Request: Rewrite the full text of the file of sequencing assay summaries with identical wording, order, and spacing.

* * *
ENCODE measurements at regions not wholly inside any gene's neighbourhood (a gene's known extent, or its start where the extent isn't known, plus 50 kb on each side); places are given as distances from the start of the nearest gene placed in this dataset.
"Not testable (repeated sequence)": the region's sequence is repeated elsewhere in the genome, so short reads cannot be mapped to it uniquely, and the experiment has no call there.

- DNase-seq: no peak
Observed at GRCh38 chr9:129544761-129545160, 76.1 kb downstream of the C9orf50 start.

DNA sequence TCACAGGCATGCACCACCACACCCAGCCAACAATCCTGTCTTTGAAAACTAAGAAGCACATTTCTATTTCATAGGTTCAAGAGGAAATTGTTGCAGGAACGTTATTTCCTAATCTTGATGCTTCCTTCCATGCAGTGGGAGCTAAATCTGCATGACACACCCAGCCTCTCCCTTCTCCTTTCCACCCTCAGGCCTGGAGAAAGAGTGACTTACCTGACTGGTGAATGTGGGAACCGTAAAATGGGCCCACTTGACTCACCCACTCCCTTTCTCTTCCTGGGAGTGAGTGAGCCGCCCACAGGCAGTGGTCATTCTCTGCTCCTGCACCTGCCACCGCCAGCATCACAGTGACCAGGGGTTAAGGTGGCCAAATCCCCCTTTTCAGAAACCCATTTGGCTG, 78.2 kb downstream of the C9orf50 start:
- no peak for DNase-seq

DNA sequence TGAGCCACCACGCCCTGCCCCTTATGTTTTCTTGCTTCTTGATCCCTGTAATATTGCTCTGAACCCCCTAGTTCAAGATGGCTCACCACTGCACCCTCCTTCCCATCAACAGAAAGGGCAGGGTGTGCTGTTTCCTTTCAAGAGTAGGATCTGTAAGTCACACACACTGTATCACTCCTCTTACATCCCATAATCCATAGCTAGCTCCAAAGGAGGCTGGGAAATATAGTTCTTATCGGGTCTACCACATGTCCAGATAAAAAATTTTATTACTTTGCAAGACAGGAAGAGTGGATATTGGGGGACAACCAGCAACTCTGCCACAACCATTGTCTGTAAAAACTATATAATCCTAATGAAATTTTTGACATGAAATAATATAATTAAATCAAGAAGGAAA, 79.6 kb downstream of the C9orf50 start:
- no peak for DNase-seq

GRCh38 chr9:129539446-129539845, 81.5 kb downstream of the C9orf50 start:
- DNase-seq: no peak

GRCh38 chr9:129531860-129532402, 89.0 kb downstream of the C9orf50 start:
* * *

ENCODE measurements at regions not wholly inside any gene's neighbourhood (a gene's known extent, or its start where the extent isn't known, plus 50 kb on each side); places are given as distances from the start of the nearest gene placed in this dataset.
"Not testable (repeated sequence)": the region's sequence is repeated elsewhere in the genome, so short reads cannot be mapped to it uniquely, and the experiment has no call there.

- DNase-seq: no peak
Observed at GRCh38 chr9:129544761-129545160, 76.1 kb downstream of the C9orf50 start.

DNA sequence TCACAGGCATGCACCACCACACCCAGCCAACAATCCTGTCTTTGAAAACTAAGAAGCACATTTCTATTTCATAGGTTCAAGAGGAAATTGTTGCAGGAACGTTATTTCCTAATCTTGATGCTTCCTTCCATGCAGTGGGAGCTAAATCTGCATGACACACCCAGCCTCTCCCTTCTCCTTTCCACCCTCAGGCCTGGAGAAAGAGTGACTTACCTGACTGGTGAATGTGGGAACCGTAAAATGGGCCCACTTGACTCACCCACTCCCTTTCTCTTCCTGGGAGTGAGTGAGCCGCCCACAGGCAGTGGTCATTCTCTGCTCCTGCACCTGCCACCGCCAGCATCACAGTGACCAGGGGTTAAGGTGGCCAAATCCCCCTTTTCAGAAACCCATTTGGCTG, 78.2 kb downstream of the C9orf50 start:
- no peak for DNase-seq

DNA sequence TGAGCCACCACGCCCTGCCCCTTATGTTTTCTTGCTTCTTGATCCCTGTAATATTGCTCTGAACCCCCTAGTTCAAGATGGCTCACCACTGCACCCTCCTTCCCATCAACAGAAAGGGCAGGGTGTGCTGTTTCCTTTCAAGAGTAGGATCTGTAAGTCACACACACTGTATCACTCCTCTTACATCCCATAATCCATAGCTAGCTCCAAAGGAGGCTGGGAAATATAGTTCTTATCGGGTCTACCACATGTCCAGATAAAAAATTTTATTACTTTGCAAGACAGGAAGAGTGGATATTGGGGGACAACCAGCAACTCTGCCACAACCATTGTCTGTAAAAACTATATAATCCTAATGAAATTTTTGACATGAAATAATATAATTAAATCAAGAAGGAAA, 79.6 kb downstream of the C9orf50 start:
- no peak for DNase-seq

GRCh38 chr9:129539446-129539845, 81.5 kb downstream of the C9orf50 start:
- DNase-seq: no peak

GRCh38 chr9:129531860-129532402, 89.0 kb downstream of the C9orf50 start: